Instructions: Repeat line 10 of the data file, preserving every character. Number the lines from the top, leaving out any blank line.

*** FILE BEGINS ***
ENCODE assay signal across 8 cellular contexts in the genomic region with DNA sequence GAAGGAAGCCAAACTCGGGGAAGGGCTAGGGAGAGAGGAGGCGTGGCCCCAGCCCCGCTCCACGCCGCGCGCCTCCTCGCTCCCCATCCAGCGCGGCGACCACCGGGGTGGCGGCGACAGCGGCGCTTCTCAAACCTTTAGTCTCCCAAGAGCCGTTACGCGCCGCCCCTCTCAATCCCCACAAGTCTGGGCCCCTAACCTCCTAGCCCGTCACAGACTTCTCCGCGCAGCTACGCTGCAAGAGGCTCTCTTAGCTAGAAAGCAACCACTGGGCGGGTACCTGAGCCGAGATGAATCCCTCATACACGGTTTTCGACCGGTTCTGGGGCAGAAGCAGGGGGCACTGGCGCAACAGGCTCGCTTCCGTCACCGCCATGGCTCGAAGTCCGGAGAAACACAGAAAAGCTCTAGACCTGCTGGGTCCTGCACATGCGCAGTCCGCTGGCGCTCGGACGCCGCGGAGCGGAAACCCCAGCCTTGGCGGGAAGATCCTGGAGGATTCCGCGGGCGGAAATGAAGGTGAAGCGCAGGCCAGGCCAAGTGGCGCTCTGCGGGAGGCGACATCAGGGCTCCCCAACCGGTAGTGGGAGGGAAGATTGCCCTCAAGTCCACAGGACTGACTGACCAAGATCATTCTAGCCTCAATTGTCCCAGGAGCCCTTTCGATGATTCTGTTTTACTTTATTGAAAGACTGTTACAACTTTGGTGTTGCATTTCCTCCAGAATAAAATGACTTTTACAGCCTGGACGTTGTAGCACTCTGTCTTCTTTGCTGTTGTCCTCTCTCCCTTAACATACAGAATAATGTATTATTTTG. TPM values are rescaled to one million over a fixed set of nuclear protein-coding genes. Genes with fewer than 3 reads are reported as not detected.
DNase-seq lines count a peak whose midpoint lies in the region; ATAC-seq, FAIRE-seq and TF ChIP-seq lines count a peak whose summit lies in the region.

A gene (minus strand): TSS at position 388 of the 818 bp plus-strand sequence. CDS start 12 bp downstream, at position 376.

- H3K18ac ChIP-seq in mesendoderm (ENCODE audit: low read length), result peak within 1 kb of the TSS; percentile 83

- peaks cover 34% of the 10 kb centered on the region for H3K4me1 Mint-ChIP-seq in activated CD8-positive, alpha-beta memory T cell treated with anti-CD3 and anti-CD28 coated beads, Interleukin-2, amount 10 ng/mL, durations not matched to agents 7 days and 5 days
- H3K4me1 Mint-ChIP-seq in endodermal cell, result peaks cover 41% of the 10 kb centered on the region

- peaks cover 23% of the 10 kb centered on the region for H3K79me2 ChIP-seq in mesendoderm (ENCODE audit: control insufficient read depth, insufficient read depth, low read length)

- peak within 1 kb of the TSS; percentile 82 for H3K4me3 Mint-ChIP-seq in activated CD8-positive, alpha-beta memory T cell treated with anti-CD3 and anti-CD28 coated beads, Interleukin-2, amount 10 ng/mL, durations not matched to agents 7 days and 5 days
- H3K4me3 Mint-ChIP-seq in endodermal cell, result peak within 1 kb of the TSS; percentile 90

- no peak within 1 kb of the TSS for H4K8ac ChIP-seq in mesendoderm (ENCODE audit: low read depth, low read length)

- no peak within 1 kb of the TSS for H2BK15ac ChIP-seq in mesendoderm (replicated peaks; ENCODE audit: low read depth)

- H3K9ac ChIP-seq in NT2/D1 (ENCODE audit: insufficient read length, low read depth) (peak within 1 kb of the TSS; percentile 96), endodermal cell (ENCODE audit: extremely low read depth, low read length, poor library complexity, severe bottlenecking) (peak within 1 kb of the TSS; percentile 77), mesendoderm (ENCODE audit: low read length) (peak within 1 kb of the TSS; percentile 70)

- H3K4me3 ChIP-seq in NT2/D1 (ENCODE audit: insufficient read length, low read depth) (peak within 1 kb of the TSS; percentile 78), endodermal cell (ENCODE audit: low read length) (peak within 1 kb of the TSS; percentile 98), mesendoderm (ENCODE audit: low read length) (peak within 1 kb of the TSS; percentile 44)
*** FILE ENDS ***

- no peak within 1 kb of the TSS for H4K8ac ChIP-seq in mesendoderm (ENCODE audit: low read depth, low read length)